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Comparison of owner satisfaction between stifle joint orthoses and tibial plateau leveling osteotomy for the management of cranial cruciate ligament disease in dogs

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  • 1 Department of Clinical Sciences, College of Veterinary Medicine and Biomedical Sciences, Colorado State University, Fort Collins, CO 80523.
  • | 2 Animal Care Centers of Cincinnati, 11440 Winton Rd, Cincinnati, OH 45242.
  • | 3 Department of Veterinary Clinical Sciences, College of Veterinary Medicine, The Ohio State University, Columbus, OH 43210.
  • | 4 Wheat Ridge Animal Hospital, 3695 Kipling St, Wheat Ridge, CO 80033.
  • | 5 Department of Clinical Sciences, College of Veterinary Medicine and Biomedical Sciences, Colorado State University, Fort Collins, CO 80523.
  • | 6 Department of Clinical Sciences, College of Veterinary Medicine and Biomedical Sciences, Colorado State University, Fort Collins, CO 80523.
  • | 7 Department of Clinical Sciences, College of Veterinary Medicine and Biomedical Sciences, Colorado State University, Fort Collins, CO 80523.

Abstract

OBJECTIVE To compare owner satisfaction between custom-made stifle joint orthoses and tibial plateau leveling osteotomy (TPLO) for the management of medium- and large-breed dogs with cranial cruciate ligament disease (CCLD).

DESIGN Owner survey.

SAMPLE 819 and 203 owners of dogs with CCLD that were managed with a custom-made stifle joint orthosis or TPLO, respectively.

PROCEDURES Client databases of an orthosis provider and veterinary teaching hospital were reviewed to identify potential survey respondents. An online survey was developed to evaluate owner-reported outcomes, complications, and satisfaction associated with the nonsurgical (orthosis group) and surgical (TPLO group) interventions. Survey responses were compared between groups.

RESULTS The response rate was 25% (203/819) and 37% (76/203) for the orthosis and TPLO groups, respectively. The proportion of owners who reported that their dogs had mild or no lameness and rated the intervention as excellent, very good, or good was significantly greater for the TPLO group than for the orthosis group. However, ≥ 85% of respondents in both groups reported that they would choose the selected treatment again. Of 151 respondents from the orthosis group, 70 (46%) reported skin lesions associated with the device, 16 (11%) reported that the dog subsequently underwent surgery, and 10 (7%) reported that the dog never tolerated the device.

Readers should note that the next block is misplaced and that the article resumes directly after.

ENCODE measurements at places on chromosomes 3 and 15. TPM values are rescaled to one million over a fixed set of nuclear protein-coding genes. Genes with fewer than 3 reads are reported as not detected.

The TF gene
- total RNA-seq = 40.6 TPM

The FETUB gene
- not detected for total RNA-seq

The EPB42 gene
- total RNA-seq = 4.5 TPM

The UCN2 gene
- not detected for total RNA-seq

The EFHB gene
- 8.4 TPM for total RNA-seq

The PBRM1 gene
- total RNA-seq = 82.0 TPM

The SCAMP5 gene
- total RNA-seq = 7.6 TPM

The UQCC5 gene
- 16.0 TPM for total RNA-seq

CONCLUSIONS AND CLINICAL RELEVANCE Results indicated high owner satisfaction rates for both interventions. Owners considering nonsurgical management with an orthosis should be advised about potential complications such as persistent lameness, skin lesions, patient intolerance of the device, and the need for subsequent surgery.

Abstract

OBJECTIVE To compare owner satisfaction between custom-made stifle joint orthoses and tibial plateau leveling osteotomy (TPLO) for the management of medium- and large-breed dogs with cranial cruciate ligament disease (CCLD).

DESIGN Owner survey.

SAMPLE 819 and 203 owners of dogs with CCLD that were managed with a custom-made stifle joint orthosis or TPLO, respectively.

PROCEDURES Client databases of an orthosis provider and veterinary teaching hospital were reviewed to identify potential survey respondents. An online survey was developed to evaluate owner-reported outcomes, complications, and satisfaction associated with the nonsurgical (orthosis group) and surgical (TPLO group) interventions. Survey responses were compared between groups.

RESULTS The response rate was 25% (203/819) and 37% (76/203) for the orthosis and TPLO groups, respectively. The proportion of owners who reported that their dogs had mild or no lameness and rated the intervention as excellent, very good, or good was significantly greater for the TPLO group than for the orthosis group. However, ≥ 85% of respondents in both groups reported that they would choose the selected treatment again. Of 151 respondents from the orthosis group, 70 (46%) reported skin lesions associated with the device, 16 (11%) reported that the dog subsequently underwent surgery, and 10 (7%) reported that the dog never tolerated the device.

CONCLUSIONS AND CLINICAL RELEVANCE Results indicated high owner satisfaction rates for both interventions. Owners considering nonsurgical management with an orthosis should be advised about potential complications such as persistent lameness, skin lesions, patient intolerance of the device, and the need for subsequent surgery.

Supplementary Materials

    • Supplementary Appendix S1 (PDF 45 kb)

Contributor Notes

Address correspondence to Dr. Duerr (Felix.Duerr@colostate.edu).